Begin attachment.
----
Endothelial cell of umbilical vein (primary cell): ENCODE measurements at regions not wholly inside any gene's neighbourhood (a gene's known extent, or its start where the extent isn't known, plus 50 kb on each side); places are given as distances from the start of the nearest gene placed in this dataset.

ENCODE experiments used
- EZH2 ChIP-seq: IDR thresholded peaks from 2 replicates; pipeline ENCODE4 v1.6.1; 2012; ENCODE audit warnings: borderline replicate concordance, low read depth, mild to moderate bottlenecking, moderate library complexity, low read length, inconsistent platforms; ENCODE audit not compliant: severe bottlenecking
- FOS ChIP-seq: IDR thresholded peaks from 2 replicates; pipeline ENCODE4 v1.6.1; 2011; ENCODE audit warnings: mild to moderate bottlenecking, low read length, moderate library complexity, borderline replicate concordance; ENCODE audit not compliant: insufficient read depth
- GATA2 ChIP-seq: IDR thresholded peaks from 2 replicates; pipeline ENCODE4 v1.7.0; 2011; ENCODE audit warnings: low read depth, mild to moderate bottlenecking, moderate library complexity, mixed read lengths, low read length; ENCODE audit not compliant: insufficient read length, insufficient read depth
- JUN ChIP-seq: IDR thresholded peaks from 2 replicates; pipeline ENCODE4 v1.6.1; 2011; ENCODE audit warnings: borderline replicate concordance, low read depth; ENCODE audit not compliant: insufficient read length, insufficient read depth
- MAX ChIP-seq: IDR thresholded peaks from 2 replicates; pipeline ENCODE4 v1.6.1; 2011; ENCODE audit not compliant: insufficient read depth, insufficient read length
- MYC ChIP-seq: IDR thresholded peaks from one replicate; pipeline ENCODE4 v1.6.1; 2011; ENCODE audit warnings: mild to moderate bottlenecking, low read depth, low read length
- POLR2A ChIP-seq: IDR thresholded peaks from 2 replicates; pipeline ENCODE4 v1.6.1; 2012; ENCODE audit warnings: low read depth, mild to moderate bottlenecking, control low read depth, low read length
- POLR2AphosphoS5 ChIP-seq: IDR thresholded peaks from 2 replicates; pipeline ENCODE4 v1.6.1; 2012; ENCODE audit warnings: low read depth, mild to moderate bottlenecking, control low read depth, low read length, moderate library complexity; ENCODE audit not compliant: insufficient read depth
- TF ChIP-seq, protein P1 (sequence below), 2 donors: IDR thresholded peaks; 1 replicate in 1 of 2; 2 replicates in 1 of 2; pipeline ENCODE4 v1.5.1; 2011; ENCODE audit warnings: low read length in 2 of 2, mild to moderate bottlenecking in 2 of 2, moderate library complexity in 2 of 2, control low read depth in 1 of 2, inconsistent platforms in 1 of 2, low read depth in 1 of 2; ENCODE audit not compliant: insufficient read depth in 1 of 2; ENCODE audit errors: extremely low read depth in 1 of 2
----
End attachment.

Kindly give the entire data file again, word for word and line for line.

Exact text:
Endothelial cell of umbilical vein (primary cell): ENCODE measurements at regions not wholly inside any gene's neighbourhood (a gene's known extent, or its start where the extent isn't known, plus 50 kb on each side); places are given as distances from the start of the nearest gene placed in this dataset.

ENCODE experiments used
- EZH2 ChIP-seq: IDR thresholded peaks from 2 replicates; pipeline ENCODE4 v1.6.1; 2012; ENCODE audit warnings: borderline replicate concordance, low read depth, mild to moderate bottlenecking, moderate library complexity, low read length, inconsistent platforms; ENCODE audit not compliant: severe bottlenecking
- FOS ChIP-seq: IDR thresholded peaks from 2 replicates; pipeline ENCODE4 v1.6.1; 2011; ENCODE audit warnings: mild to moderate bottlenecking, low read length, moderate library complexity, borderline replicate concordance; ENCODE audit not compliant: insufficient read depth
- GATA2 ChIP-seq: IDR thresholded peaks from 2 replicates; pipeline ENCODE4 v1.7.0; 2011; ENCODE audit warnings: low read depth, mild to moderate bottlenecking, moderate library complexity, mixed read lengths, low read length; ENCODE audit not compliant: insufficient read length, insufficient read depth
- JUN ChIP-seq: IDR thresholded peaks from 2 replicates; pipeline ENCODE4 v1.6.1; 2011; ENCODE audit warnings: borderline replicate concordance, low read depth; ENCODE audit not compliant: insufficient read length, insufficient read depth
- MAX ChIP-seq: IDR thresholded peaks from 2 replicates; pipeline ENCODE4 v1.6.1; 2011; ENCODE audit not compliant: insufficient read depth, insufficient read length
- MYC ChIP-seq: IDR thresholded peaks from one replicate; pipeline ENCODE4 v1.6.1; 2011; ENCODE audit warnings: mild to moderate bottlenecking, low read depth, low read length
- POLR2A ChIP-seq: IDR thresholded peaks from 2 replicates; pipeline ENCODE4 v1.6.1; 2012; ENCODE audit warnings: low read depth, mild to moderate bottlenecking, control low read depth, low read length
- POLR2AphosphoS5 ChIP-seq: IDR thresholded peaks from 2 replicates; pipeline ENCODE4 v1.6.1; 2012; ENCODE audit warnings: low read depth, mild to moderate bottlenecking, control low read depth, low read length, moderate library complexity; ENCODE audit not compliant: insufficient read depth
- TF ChIP-seq, protein P1 (sequence below), 2 donors: IDR thresholded peaks; 1 replicate in 1 of 2; 2 replicates in 1 of 2; pipeline ENCODE4 v1.5.1; 2011; ENCODE audit warnings: low read length in 2 of 2, mild to moderate bottlenecking in 2 of 2, moderate library complexity in 2 of 2, control low read depth in 1 of 2, inconsistent platforms in 1 of 2, low read depth in 1 of 2; ENCODE audit not compliant: insufficient read depth in 1 of 2; ENCODE audit errors: extremely low read depth in 1 of 2